Mayhew-Hite Report Fifth Circuit Court of Appeals Case Summary: Al Rushaid v. National Oilwell Varco, Inc.
Ivan Bracho Gonzalez
Al Rushaid v. National Oilwell, Inc.,[i] presents two issues questioning whether and how a federal district court can compel arbitration:
- Whether parties can appeal an interlocutory order identifying the venue for arbitration.
- Whether a nonsignatory to a contract can compel arbitration under Texas law.
Before discussing the Fifth Circuit’s resolution of the identified issues, procedural history is reviewed.
In 2011, Al Rushaid Parker Drilling, Ltd. (ARPD), Rasheed al Rushaid, and Rushaid Petroleum Investment Corp. (collectively, Plaintiffs) filed suit in Texas state court against National Oilwell Varco, Inc., National Oilwell Varco LP (NOV LP), NOW Oilfield Services LLC, NOV Norway, Grant Prideco, LP, and Grant Prideco Holding, LLC (collectively, Defendants) alleging breach of contract and bribery.[ii]
With the exception of NOV Norway, all Defendants petitioned for removal to federal court based on an arbitration clause contained in a price quotation issued by NOV LP to ARPD.[iii] NOV Norway (whose service was delayed) quickly sought to compel arbitration based on a price quotation issued to ARPD. Upon removal, the District Court denied the motion to compel arbitration.[iv]
In response to NOV Norway’s appeal, the Fifth Circuit vacated and remanded, stating NOV Norway had a contractual right to arbitration before the International Chamber of Commerce (“ICC”). However, the Fifth Circuit expressly noted that the decision did not require the District Court to compel any of the parties to arbitrate their dispute or to stay proceedings.[v]
On remand, all Defendants jointly moved to compel arbitration pursuant to the arbitration clause in NOV Norway’s price quotation and NOV LP’s price quotation. NOV Norway and NOV LP asserted their condition as signatories to the price quotations, while the nonsignatory defendants (National Oilwell Varco, Inc., Grant Prideco, LP and Grant Prideco Holding, LLC) argued an entitlement to arbitration based on principles of equitable estoppel.[vi]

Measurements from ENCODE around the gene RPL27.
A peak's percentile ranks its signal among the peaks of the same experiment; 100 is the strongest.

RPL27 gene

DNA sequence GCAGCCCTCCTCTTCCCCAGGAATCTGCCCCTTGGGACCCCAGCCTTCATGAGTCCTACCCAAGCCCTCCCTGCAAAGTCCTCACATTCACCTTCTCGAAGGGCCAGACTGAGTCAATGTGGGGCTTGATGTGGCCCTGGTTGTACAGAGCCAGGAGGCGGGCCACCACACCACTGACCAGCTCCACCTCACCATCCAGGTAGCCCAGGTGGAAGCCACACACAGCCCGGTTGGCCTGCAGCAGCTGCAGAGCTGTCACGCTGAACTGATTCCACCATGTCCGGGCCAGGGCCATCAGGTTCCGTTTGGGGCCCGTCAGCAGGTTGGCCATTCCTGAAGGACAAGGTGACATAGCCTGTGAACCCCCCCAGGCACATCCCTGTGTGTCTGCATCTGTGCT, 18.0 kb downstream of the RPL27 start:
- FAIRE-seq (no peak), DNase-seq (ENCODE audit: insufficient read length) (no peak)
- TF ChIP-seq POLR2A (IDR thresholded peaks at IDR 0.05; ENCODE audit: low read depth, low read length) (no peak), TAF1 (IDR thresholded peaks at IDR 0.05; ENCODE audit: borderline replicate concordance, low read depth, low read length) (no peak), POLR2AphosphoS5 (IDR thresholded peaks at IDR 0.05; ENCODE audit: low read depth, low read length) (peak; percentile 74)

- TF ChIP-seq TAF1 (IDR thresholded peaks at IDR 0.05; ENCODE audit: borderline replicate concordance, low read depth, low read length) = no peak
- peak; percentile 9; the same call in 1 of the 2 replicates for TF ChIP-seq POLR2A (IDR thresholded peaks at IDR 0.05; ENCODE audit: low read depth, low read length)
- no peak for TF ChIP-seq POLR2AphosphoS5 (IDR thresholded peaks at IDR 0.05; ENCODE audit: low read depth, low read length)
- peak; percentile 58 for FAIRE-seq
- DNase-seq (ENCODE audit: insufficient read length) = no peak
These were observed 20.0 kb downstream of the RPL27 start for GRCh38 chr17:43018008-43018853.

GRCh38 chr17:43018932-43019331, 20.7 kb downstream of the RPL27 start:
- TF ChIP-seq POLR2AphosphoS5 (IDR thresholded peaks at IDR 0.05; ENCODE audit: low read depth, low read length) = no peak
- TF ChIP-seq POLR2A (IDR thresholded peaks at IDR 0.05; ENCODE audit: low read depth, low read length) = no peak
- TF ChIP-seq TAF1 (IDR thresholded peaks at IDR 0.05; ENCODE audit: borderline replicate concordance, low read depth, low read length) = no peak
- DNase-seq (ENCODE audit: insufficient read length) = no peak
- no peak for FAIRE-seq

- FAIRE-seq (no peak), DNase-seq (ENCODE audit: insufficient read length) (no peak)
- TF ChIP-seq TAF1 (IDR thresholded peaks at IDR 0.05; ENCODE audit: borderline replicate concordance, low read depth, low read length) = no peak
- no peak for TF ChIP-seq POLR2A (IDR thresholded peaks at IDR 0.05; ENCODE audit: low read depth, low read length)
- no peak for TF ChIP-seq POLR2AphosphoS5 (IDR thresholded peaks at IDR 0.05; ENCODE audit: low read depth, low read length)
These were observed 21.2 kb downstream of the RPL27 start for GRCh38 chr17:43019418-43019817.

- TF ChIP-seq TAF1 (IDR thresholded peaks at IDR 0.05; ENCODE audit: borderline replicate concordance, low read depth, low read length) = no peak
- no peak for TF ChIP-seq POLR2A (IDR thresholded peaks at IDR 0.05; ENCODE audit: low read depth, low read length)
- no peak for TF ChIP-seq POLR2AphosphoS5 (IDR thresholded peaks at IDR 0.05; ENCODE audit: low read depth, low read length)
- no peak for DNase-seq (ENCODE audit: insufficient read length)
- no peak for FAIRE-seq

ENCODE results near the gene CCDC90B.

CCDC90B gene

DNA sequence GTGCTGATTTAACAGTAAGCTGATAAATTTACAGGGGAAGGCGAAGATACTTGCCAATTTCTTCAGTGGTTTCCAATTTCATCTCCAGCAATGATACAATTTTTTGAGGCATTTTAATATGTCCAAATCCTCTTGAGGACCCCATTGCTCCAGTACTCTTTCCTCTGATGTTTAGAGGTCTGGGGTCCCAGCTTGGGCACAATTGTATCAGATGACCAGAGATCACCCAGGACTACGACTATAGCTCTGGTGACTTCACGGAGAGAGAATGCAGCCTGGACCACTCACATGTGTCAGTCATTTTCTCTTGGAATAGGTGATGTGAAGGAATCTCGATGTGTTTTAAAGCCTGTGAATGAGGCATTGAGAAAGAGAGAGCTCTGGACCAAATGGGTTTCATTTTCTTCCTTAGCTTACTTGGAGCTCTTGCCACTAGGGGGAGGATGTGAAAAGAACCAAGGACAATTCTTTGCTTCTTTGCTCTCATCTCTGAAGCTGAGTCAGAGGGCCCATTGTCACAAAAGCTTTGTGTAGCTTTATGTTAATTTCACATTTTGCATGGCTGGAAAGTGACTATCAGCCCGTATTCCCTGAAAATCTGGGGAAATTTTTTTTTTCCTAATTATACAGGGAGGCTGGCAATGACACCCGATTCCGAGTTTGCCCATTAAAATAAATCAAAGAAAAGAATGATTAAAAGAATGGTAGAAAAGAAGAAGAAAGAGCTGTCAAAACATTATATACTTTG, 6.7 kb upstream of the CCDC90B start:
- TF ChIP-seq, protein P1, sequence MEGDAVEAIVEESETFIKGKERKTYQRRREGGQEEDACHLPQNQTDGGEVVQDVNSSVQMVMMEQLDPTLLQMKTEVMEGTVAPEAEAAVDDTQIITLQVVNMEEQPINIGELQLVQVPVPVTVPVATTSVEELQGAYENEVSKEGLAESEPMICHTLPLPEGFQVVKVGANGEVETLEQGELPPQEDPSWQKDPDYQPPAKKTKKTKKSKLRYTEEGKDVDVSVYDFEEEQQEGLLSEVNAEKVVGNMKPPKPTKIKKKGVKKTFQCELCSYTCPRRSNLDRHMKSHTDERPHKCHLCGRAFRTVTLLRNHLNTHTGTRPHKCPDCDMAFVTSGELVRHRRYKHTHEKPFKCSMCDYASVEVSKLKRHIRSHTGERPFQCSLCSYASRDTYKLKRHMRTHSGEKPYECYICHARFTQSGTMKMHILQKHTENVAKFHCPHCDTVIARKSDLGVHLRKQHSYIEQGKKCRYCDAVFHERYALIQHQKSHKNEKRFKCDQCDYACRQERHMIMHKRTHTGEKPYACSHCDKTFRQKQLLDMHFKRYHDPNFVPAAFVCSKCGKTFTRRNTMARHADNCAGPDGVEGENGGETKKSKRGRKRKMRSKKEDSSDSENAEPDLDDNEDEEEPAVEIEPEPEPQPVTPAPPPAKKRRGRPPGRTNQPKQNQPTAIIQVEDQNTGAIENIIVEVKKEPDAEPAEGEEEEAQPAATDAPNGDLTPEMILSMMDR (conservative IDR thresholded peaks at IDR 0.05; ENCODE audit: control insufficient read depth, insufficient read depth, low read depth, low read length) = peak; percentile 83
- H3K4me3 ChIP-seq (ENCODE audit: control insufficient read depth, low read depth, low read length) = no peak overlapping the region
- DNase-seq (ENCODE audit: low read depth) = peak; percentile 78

Summarizing the District Court order, the Fifth Circuit stated the “District Court rejected all arguments on equitable estoppel but found that NOV LP was contractually entitled to arbitration. Because the arbitration clause did not specify a forum, the district court ordered arbitration within the Southern District of Texas.”[vii] The district court’s decision divided the original proceeding into three fragmented cases: (1) Claims against NOV Norway would be settled by arbitration before the ICC; (2) Claims against NOV LP would be settled by arbitration within the Southern District of Texas, and (3) Claims against nonsignatory defendants would be litigated in the Texas state court sitting in Harris County, 165th Judicial District.[viii]
All Defendants appealed. The Fifth Circuit divided its analysis to determine whether 1) the interlocutory order directing arbitration to take place within the Southern District of Texas was appropriate; and, 2) the District Court properly denied the nonsignatories’ motion to compel arbitration.
Appeal of an Interlocutory Order
Defendants claimed that the district court erred in ordering arbitration take place within the Southern District of Texas and stated the district court should have ordered arbitration to take place before the ICC. However the Fifth Circuit did not address the merits of the District Court’s order. Instead the Fifth Circuit held that it lacked jurisdiction to review the district court’s interlocutory order.
In reaching its decision the Fifth Circuit considered the FAA’s language favoring the swift movement of a claim from court to arbitration. Discussing FAA Section 16(b)(3) the Fifth Circuit cited the Fourth, Second and Ninth Circuits in holding it has no express authority to review the interlocutory appeal.[ix]